Centamin (CEY) has always been one of my favourite gold producers and, although I may not be as bullish on gold as fellow ShareProphets writer Nigel Somerville, I still expect the metal to do well over the next few years. This Egyptian gold miner has had its share of problems over the past couple of years and it has recently encountered some lower grade areas at its Sukari mine that it has had to work through. Even though that was largely part of the mine plan, the market hasn’t generally responded well to it. Having made a very strong recovery and seen its shares hit a high of over 232p last August, its fortunes have been on the wane since and took a further dip after the latest production report for Q1 2021, as well as suffering from the impact of falling gold prices, which are now well off of the highs of last year.
I personally think we could be about to see gold show some sort of recovery though, even if it doesn’t go on to challenge the previous highs, as whilst it has pulled back on more encouraging signs and optimism about the equity markets and the general economy going forwards, this euphoria seems to be waning and the impacts of Covid definitely haven’t gone away and are likely to be felt for a number of years. Just how much of an impact they have though, given that all the major economic powers were badly affected and have had to take on huge amounts of extra debt, remains to be seen. Inflation in particular is seen as an issue and whilst governments claim that they will be able to control that, I remain to be convinced that they have much that they can do, and the soaring prices of many commodities - including lumbar and soy beans - will add to that inflationary effect. On that basis I think it would be silly not to have at least some gold (or silver given the two generally move in tandem) in your portfolio, and the easiest way to gain exposure to price movements in that is by holding shares in an unhedged gold miner, which generally offers a leveraged play on movements in the commodity price. The latest update from Centamin showed that whilst production for the three months was down by 17% on the same quarter in 2020, it had risen by 53% as compared to the previous quarter, and at 104,000oz was in line with guidance and expectations.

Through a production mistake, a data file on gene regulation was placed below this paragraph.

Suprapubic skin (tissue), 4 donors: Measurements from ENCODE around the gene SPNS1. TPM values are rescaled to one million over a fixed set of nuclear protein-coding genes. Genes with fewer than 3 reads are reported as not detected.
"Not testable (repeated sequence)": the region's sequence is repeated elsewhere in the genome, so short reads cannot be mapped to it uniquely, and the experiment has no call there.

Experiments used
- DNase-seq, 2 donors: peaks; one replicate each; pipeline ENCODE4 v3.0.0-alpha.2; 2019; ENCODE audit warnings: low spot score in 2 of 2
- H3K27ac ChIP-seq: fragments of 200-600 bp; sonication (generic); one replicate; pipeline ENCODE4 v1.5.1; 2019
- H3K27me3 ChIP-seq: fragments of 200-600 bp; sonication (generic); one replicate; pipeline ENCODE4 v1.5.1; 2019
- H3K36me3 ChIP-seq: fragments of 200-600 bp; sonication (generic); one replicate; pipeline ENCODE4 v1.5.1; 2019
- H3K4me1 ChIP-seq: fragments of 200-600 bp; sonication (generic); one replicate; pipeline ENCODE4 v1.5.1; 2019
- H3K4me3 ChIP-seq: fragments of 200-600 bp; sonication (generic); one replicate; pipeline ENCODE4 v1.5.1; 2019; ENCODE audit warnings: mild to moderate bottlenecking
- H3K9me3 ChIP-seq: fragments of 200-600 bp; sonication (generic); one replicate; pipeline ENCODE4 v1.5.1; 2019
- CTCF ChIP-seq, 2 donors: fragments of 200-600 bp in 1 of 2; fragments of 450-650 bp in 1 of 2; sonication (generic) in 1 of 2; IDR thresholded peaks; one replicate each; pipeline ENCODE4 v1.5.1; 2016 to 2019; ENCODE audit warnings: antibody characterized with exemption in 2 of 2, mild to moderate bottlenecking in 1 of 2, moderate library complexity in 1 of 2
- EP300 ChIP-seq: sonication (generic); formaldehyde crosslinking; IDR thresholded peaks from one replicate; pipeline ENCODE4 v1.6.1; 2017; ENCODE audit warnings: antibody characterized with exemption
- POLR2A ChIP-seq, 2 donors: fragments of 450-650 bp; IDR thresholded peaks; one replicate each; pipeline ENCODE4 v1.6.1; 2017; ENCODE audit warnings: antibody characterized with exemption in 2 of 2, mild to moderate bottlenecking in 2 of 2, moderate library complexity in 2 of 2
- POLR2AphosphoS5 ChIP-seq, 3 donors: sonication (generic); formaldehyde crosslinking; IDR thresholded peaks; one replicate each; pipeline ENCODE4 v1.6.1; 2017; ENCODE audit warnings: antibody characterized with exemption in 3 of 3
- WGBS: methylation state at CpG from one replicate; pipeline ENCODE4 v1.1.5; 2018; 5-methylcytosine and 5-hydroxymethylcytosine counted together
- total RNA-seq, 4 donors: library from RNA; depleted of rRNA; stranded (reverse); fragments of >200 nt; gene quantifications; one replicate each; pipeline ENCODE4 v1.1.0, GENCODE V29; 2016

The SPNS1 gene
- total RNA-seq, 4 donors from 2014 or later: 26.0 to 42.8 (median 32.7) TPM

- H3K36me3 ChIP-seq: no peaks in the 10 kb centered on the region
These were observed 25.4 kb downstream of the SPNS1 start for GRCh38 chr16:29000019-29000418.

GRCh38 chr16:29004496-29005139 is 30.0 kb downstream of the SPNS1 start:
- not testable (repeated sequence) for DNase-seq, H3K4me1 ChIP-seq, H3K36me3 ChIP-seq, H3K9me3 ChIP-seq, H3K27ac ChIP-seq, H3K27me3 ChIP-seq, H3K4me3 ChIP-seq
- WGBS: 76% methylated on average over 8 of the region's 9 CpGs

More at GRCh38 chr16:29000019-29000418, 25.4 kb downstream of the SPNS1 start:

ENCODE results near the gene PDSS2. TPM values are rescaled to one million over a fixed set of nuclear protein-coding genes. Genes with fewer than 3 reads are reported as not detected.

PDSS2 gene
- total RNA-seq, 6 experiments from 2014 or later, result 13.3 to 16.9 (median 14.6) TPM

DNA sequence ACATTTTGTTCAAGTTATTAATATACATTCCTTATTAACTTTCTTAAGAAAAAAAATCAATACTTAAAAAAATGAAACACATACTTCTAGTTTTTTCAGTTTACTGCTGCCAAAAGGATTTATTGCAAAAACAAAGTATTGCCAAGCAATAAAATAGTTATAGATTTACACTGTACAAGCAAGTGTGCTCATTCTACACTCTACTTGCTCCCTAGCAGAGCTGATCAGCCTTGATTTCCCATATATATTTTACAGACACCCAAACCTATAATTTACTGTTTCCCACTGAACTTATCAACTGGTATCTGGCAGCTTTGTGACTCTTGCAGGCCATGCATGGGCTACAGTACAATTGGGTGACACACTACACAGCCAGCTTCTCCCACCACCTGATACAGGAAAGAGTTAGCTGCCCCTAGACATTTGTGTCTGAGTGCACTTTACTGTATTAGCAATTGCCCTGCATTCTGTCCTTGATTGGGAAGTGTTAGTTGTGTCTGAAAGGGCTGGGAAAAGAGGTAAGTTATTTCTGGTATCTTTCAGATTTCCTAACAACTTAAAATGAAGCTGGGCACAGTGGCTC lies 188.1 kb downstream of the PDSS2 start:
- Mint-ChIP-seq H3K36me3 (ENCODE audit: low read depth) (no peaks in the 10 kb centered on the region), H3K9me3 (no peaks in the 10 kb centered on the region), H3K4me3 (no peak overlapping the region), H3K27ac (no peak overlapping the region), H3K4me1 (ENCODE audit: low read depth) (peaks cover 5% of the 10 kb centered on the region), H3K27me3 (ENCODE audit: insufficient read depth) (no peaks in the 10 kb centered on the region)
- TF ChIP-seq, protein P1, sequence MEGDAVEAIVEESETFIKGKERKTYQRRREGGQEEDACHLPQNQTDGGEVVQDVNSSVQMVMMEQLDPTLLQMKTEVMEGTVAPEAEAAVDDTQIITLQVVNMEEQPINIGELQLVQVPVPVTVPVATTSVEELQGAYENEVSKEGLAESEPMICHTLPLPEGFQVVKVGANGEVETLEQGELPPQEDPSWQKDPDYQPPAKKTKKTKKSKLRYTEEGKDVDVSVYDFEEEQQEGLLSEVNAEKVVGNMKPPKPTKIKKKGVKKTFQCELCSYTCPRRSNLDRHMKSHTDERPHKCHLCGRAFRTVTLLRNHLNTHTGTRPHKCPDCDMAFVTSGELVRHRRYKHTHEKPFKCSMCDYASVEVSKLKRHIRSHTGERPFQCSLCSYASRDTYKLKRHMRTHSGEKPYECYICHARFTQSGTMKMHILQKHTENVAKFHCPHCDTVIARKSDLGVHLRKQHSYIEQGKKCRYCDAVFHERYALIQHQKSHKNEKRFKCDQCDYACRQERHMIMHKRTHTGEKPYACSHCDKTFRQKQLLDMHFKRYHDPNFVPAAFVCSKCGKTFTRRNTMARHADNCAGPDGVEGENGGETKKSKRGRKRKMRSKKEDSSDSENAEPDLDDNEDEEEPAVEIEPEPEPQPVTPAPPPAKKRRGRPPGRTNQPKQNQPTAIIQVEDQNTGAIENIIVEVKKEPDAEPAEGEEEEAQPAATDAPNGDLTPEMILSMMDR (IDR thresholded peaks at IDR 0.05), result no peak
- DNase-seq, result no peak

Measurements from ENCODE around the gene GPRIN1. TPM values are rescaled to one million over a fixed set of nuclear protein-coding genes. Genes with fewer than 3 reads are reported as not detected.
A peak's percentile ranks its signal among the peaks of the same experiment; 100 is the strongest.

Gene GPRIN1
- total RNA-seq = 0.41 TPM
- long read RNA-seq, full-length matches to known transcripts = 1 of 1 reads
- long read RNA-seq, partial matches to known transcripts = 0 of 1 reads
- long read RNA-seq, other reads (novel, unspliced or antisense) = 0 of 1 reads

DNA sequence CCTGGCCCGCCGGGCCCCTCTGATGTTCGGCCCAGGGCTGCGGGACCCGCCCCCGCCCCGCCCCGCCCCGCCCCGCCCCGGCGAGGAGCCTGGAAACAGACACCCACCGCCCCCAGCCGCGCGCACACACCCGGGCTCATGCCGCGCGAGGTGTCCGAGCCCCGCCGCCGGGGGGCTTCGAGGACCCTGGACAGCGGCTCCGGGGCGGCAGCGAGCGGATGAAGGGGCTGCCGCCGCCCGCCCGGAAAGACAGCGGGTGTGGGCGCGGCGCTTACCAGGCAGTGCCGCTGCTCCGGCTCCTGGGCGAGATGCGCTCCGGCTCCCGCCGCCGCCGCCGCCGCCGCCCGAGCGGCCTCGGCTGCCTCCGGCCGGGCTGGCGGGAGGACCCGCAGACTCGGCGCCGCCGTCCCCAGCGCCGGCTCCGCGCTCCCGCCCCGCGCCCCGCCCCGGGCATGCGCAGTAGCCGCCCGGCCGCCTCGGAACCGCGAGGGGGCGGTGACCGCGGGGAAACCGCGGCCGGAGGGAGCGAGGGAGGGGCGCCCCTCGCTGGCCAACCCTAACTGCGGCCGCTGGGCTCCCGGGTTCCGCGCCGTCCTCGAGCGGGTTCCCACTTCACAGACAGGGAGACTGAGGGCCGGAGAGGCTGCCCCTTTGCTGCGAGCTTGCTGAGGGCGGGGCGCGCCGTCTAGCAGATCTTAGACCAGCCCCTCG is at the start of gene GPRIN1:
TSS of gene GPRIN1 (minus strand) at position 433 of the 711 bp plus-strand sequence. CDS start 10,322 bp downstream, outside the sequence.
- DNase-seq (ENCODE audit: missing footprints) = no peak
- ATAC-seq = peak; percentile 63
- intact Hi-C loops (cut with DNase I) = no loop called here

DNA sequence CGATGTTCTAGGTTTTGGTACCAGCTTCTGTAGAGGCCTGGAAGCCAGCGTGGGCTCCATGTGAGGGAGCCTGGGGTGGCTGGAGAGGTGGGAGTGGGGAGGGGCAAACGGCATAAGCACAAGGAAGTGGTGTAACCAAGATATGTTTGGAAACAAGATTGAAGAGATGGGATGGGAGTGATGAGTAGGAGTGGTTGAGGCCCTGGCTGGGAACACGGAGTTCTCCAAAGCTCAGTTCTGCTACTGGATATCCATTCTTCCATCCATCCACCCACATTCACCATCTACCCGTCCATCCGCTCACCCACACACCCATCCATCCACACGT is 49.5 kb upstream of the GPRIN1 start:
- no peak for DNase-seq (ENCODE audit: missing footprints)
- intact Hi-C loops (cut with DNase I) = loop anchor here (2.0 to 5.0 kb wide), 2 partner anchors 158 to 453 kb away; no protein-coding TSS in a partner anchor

The figures show that grades are still far lower than they have been previously - 31% lower at the main open pit operation as compared to a year ago - but I have no reason to suspect that they won’t improve again in the future, and most mines go through phases of working through lower grade areas at times. The company still managed to generate $9.4 million of free cash flow in Q1, after paying out $37 million in capex, plus $27.4 million to the Egyptian government for royalties and profit share. The balance sheet also looks strong here, with over $330 million in net cash (prior to paying out $34.7 million in dividends), and it still has plenty of gold left in the ground to extract, with the current reserves supporting another 12 years of life at 450,000 to 500,000oz per annum. The company recently updated on some changes to its model, with around 750,000oz of existing reserves now unlikely to be mined – these were earmarked for the end of the life of the open pit and at a very high cash cost per ounce. Instead the company is looking at utilising other more attractive areas of the mine with resources that can possibly be mined more economically, and sooner. The new model takes a base gold price of $1,350/oz and gives roughly the same mine life overall.
Whilst most of the proven and probable reserves are contained in the open pit part of the mine there is still plenty of potential from the expansion of the underground operations in the future. So, the company should continue to do well both from its mine plan, given the annual production forecast, as well as the potential to convert more resources into reserves over the coming years, as long as gold also stays strong. Costs have been rising, but even still AISC is still only around $1,036/oz, and I would expect to see that improve as and when the company works through some higher grade zones. Financially the company should also carry on doing well, having generated a net profit of $155 million during 2020, resulting in EPS of $0.135 (or roughly 10p per share) versus the current share price of around 107p. The dividend yield also looks very attractive – depending on whether this year follows a similar pattern to 2020 – and the company paid out $0.15/share last year, equating to a yield of roughly 10% at the current share price. So, if you are looking for some exposure to gold, and a miner which to me looks to be offering good value at the current share price, then I would definitely suggest Centamin as one to buy.
Filed under: Centamin, Bidstack, ITV, Iconic Labs, Dave Sefton, Malcolm Stacey, Tom Winnifrith
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